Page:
From the gaming magazine Kotaku:
Israel is currently testing a new armored vehicle prototype that uses a wide array of modern technology, most notably an Xbox controller that allows soldiers to perform combat functions as if they were playing a video game.The writer, Ian Walker, breezily refers to Israel as an “apartheid state” so he is not exactly the most objective writer. But this is what happens when Israel haters push their venom into venues where people aren’t familiar with the facts and can easily be brainwashed.
The only open conflict in which Israel currently finds itself is against the people of Palestine, many of whom are essentially confined to regions run like open-air prisons. They cannot travel freely. They are second-class citizens. Their protests against these conditions are met with overwhelming aggression by the IDF, which even targets children and medics while violently shutting down dissent. When global organizations like the United Nations take steps to curtail Israel’s human rights abuses, the United States is quick to step in and block them.
That’s all to say that we shouldn’t be making it easier or more comfortable to kill someone. The more we make war like Call of Duty, the more removed humans will be from the act of killing. The monitors and controllers that fill these vehicles serve as much as a barrier between the user and the people outside as the vehicles’ armor does. In the Carmel tank, we see the perfect encapsulation of concerns brought up during previous integrations of gaming technology with military equipment: weaponizing the inherent desensitization of video games to turn young men and women into more capable and efficient killers.
As weapons of war have become more sophisticated, so too have the ways in which world governments shield soldiers from the psychological reality of taking another human life. By combining this remove with the familiarity of a video game controller, armies are turning a hobby we love into a de facto training exercise, getting younger generations ready to mow down children or fight in the next world war. We should not be inured to this; we should be horrified.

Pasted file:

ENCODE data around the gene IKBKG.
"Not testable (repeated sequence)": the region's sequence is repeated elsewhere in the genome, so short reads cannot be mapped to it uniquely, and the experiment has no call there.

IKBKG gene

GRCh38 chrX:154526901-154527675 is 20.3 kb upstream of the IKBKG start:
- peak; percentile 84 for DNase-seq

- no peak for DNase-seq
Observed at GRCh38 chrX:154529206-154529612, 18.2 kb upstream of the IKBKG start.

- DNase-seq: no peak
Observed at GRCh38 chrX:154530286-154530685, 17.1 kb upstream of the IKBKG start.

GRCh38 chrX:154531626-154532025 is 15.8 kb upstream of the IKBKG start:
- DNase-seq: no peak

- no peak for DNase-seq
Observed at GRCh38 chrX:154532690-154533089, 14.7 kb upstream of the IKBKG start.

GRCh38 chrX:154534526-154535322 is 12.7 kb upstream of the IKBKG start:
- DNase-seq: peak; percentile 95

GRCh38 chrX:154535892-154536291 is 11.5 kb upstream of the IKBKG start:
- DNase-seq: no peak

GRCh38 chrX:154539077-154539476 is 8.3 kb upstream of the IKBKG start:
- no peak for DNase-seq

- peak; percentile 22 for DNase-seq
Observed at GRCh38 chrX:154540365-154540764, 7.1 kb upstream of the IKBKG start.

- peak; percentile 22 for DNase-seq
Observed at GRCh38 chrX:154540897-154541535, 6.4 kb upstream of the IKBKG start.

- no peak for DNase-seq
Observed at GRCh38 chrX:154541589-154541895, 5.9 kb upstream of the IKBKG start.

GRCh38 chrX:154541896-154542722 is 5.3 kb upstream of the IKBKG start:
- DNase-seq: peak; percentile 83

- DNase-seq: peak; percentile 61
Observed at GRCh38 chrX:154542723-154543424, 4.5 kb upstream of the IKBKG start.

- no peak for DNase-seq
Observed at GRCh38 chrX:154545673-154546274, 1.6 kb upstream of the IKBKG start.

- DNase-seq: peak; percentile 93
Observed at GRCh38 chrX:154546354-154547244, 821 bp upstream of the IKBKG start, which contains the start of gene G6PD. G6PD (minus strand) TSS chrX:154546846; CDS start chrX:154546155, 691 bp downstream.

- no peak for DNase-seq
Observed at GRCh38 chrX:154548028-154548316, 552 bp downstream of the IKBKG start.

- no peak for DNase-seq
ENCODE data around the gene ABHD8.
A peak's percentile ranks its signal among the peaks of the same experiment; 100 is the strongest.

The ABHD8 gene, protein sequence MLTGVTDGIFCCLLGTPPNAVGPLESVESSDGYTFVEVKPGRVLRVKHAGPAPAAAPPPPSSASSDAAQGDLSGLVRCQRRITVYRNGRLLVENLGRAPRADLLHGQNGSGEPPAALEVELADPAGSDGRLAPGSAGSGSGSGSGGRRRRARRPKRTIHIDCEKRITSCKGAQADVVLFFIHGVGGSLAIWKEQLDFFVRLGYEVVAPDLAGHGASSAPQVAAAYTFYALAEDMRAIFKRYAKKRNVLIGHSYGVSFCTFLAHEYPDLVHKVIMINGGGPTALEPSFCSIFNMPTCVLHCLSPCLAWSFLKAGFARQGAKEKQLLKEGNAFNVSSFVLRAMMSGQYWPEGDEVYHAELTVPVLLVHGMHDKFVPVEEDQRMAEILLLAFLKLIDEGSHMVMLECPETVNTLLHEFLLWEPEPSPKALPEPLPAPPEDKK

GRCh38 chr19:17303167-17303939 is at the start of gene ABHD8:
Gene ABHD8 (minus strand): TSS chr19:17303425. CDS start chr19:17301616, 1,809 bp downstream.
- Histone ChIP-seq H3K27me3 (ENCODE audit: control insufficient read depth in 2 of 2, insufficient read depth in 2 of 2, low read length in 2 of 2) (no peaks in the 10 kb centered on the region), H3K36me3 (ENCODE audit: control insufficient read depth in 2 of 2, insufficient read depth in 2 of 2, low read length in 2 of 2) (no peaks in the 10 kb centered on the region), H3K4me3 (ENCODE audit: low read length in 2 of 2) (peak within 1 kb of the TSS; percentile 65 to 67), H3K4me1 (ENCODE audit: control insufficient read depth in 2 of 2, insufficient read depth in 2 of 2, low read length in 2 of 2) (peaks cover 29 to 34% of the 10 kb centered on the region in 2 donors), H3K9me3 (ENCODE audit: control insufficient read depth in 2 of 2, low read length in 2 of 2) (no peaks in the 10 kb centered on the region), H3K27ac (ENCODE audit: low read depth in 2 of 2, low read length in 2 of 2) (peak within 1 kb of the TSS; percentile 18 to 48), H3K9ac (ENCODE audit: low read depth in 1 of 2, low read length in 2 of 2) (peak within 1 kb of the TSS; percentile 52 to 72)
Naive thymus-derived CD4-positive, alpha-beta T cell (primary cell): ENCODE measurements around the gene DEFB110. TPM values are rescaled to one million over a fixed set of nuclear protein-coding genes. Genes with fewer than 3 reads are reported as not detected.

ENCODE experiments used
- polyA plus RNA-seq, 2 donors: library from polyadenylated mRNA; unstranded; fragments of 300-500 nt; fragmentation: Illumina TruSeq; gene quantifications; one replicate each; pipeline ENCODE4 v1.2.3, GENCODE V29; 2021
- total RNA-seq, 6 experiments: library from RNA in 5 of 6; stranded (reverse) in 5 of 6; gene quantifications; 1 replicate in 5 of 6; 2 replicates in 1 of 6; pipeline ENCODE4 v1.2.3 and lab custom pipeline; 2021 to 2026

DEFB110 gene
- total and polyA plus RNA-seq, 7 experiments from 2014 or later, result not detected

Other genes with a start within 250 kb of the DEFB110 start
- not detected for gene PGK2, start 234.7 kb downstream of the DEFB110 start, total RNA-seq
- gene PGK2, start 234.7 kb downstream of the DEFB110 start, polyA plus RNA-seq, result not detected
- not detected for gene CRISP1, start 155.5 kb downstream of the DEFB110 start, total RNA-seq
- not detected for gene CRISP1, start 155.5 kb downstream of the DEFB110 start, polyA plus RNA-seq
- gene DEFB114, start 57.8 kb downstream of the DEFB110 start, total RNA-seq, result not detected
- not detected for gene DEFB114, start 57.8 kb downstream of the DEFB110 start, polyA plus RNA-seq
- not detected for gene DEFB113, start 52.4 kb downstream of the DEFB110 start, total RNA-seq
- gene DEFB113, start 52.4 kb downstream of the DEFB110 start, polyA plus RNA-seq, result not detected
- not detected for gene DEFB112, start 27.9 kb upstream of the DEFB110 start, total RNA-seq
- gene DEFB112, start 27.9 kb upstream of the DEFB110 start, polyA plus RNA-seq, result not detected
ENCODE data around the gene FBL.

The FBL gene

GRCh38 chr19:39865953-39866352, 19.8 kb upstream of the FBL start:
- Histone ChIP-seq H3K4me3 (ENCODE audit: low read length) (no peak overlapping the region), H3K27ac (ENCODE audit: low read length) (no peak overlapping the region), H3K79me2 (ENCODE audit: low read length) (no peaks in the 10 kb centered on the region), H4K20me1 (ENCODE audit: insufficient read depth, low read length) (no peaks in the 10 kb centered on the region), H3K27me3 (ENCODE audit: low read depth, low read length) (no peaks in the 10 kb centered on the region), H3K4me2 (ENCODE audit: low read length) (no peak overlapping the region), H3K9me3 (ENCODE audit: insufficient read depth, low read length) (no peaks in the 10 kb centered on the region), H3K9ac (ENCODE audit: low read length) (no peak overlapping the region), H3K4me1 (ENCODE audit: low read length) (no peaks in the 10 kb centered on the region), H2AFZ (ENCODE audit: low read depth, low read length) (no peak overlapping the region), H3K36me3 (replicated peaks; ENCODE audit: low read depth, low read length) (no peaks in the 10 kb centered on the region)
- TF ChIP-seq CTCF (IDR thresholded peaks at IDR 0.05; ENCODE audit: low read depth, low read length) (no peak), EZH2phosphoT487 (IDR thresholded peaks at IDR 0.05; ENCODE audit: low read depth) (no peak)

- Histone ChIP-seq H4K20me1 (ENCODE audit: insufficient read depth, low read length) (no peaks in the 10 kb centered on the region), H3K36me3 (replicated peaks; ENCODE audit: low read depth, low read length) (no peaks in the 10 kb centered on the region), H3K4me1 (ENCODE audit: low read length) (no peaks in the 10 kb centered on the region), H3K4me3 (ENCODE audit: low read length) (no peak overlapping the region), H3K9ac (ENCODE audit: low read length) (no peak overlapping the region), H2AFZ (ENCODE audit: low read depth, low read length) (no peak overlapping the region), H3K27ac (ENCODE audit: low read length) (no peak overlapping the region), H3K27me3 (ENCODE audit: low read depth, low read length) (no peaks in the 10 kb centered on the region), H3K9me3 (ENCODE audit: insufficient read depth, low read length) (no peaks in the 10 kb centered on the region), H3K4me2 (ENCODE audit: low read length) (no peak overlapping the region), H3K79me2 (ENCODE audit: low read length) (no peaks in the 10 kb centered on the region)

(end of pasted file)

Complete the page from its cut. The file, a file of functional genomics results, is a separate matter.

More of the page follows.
In fact, as the original Washington Post article about this made clear, the US has been using gaming controllers in various weapons systems for years. If you are in a war, you want every advantage, and using an interface that soldiers are already familiar with is a way to make weapons safer, not more dangerous. Walker knows literally nothing about actual warfare and he apparently thinks that his playing war games on XBox make him some sort of expert.
In fact, Israeli soldiers know more about international humanitarian law than Walker can ever hope to know. The IDF spends millions to avoid innocent casualties. The propaganda that Walker so easily repeats from his forays into anti-Israel sites are lies, but they are lies that his magazine is not likely to catch and edit.
Walker purposefully did not quote the parts of the Washington Post story that contradicts his twisted propaganda agenda:
Critics of the intersection of gaming and war have pointed to the potential desensitizing effect that games could introduce to an arena with lethal consequences. Seeking to fight potential blurring between video games and real life war, Shabtai’s team opted against a virtual reality system with goggles and for an interface that requires a shared sense of reality with other people.In other words, the Israeli designers specifically thought about Walker’s scenario and mitigated that issue. Walker chose not to mention that, because his article is meant to portray Israelis as bloodthirsty killers, not moral human beings.
“When you’re dealing with the battle arena itself, you can’t be alone,” Shabtai said. “You’re not fighting in an aircraft, you’re on the ground, with other forces and another team member, everything needs to be connected.” The AI system also integrates weapon selections based on myriad circumstances, he said, giving the example that it would not present the operator with a missile option to respond to a single enemy shooting a rifle from a populated area.
Friedman said the distinctions are very clear. “It’s not being at home, eating and drinking and having fun. This is work,” he said. “There’s also the way [Carmel] moves, the noise it makes, it’s very different from a video game.”
UPDATE: Israellycool beat me to this story.